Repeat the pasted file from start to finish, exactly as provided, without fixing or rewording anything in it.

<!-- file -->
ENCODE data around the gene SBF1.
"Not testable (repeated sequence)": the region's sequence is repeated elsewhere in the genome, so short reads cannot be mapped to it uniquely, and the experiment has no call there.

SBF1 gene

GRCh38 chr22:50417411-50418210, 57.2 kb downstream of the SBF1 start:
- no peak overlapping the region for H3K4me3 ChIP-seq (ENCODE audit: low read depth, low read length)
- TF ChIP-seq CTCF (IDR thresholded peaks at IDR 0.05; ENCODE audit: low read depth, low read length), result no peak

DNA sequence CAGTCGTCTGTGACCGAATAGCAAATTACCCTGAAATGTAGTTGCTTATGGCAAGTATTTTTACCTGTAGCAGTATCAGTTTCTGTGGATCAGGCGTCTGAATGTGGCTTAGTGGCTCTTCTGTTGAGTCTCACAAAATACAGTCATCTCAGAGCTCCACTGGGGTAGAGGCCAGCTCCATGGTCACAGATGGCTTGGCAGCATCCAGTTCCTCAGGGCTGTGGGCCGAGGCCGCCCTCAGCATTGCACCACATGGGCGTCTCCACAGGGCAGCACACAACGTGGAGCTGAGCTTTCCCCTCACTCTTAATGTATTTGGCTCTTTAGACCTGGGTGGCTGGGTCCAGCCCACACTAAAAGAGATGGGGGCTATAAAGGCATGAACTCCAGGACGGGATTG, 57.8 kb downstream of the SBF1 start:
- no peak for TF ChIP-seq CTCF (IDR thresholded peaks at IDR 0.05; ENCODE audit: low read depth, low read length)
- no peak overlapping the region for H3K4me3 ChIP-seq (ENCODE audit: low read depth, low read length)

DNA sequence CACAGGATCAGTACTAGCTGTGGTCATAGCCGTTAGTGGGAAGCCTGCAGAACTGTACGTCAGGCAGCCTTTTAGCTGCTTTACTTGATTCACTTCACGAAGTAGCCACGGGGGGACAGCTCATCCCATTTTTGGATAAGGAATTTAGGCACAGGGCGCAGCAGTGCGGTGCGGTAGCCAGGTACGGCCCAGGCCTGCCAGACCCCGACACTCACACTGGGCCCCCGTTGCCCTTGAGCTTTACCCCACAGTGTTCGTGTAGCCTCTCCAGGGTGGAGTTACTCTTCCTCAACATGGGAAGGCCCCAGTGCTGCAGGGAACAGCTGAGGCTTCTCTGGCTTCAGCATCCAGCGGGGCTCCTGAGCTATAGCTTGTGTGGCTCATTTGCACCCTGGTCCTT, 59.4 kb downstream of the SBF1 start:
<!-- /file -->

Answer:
ENCODE data around the gene SBF1.
"Not testable (repeated sequence)": the region's sequence is repeated elsewhere in the genome, so short reads cannot be mapped to it uniquely, and the experiment has no call there.

SBF1 gene

GRCh38 chr22:50417411-50418210, 57.2 kb downstream of the SBF1 start:
- no peak overlapping the region for H3K4me3 ChIP-seq (ENCODE audit: low read depth, low read length)
- TF ChIP-seq CTCF (IDR thresholded peaks at IDR 0.05; ENCODE audit: low read depth, low read length), result no peak

DNA sequence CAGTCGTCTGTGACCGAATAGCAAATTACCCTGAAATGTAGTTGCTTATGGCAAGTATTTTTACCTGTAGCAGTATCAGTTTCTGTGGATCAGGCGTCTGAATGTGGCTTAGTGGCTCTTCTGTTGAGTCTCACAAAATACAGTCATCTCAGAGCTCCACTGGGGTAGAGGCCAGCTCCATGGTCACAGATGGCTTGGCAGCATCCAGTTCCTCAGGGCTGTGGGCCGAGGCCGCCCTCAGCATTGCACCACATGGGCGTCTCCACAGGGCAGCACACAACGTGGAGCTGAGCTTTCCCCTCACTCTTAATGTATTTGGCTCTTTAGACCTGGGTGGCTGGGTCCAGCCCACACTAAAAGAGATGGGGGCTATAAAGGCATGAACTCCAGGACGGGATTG, 57.8 kb downstream of the SBF1 start:
- no peak for TF ChIP-seq CTCF (IDR thresholded peaks at IDR 0.05; ENCODE audit: low read depth, low read length)
- no peak overlapping the region for H3K4me3 ChIP-seq (ENCODE audit: low read depth, low read length)

DNA sequence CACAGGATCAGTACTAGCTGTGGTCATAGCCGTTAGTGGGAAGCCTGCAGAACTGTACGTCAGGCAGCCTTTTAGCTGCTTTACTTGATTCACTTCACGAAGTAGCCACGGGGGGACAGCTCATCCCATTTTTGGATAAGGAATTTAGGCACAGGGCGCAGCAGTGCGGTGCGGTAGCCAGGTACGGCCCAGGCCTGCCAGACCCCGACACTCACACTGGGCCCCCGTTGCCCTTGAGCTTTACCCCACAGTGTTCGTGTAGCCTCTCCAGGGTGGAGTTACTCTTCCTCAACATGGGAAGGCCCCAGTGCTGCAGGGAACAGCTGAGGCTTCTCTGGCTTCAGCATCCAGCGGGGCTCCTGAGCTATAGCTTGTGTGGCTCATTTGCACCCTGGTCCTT, 59.4 kb downstream of the SBF1 start: